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July 31, 2009updated 04 Apr 2017 4:17pm

Giving banks the edge in fighting fraud

Executives from the vendors and one of the solutions newest users, Westpac New Zealand, provide insight into the solutions major advantages.Seeking a more dynamic defence against fraud, Australian bank Westpacs New Zealand unit has joined a growing number of financial institutions worldwide to opt for Proactive Risk Manager (PRM), an enterprise risk management solution powered by ACI Worldwide software and running on IBMs System z server platform.A key advance presented by PRM is the transformation of risk management from one undertaken in isolation in each of a banks separate business units the so-called silo approach to an approach where risk is monitored on a unified enterprise-wide basis

By EPI editorial

In the war against fraud, Proactive Risk Manager, a solution combining technological expertise of ACI Worldwide and IBM, is swinging the odds in favour of banks. Executives from the vendors and one of the solution’s newest users, Westpac New Zealand, provide insight into the solution’s major advantages.

Seeking a more dynamic defence against fraud, Australian bank Westpac’s New Zealand unit has joined a growing number of financial institutions worldwide to opt for Proactive Risk Manager (PRM), an enterprise risk management solution powered by ACI Worldwide software and running on IBM’s System z server platform.

A key advance presented by PRM is the transformation of risk management from one undertaken in isolation in each of a bank’s separate business units – the so-called silo approach – to an approach where risk is monitored on a unified enterprise-wide basis. Results speak for themselves.

“Within a few days of implementing PRM it alerted us to fraud which we were then able to prevent,” Terry Mortensen, head of fraud and security at Westpac New Zealand, told EPI. PRM has been installed initially to prevent fraud on credit, scheme debit cards and corporate cards.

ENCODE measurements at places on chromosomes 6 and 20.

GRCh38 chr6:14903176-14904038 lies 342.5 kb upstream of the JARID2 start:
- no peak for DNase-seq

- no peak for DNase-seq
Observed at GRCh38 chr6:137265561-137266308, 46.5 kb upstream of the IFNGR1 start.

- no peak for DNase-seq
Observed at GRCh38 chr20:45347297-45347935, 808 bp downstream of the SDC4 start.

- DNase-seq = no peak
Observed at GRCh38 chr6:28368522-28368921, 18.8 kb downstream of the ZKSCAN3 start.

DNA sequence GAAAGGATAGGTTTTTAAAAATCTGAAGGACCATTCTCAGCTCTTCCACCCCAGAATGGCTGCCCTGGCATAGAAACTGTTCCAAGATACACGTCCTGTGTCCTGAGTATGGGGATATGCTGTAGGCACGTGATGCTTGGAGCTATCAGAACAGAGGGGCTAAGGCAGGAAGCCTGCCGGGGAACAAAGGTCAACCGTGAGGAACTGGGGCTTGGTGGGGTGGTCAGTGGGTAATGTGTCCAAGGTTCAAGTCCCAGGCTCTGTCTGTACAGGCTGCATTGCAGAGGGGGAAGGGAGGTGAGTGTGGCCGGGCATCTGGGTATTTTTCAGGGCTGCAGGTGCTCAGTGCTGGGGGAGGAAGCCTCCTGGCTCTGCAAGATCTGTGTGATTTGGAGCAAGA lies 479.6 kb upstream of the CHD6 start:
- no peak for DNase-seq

Westpac’s experience is not isolated, said David Divitt, an ACI fraud and risk solutions consultant: “Interception of fraudulent transactions enabled an Australian bank to cover its PRM project costs in three months.”

Even more impressively, a bank in the UK covered its PRM project costs in just one month, he added.

Included among PRM’s automated features is the ability to recognise fraud schemes such as identity theft, phishing and account takeover fraud and covers debit, credit, online branch and wholesale payments, said Allison Aldred, ACI’s Pacific region customer manager. Additional functionality including merchant and anti-money laundering which are offered as separate modules for PRM are being combined into one enterprise solution.

Unsurprisingly PRM has attracted a significant number of users since its first implementation some nine years ago. There are now about 150 financial institutions using PRM and none of them have taken more than 12 months to recoup project costs, said Aldred. In total the number of PRM installations is approaching 200 while, in addition, about a further 1,000 financial institutions access PRM services through processor relationships.

“Banks are seeing advantages of consolidating their risk management on an enterprise-wide basis,” said Divitt. “They are appreciating that PRM gives them power and flexibility to combat fraud.”

PRM is also highly scalable and is capable of handling volumes of up to 15 million transactions per day, Divitt added.

Flexibility of the PRM automated risk management solution is particularly evident in its rules-based functionality providing the ability to adapt to a bank’s specific requirements. These are influenced by factors such as risk-alert sensitivity and country-specific fraud risks.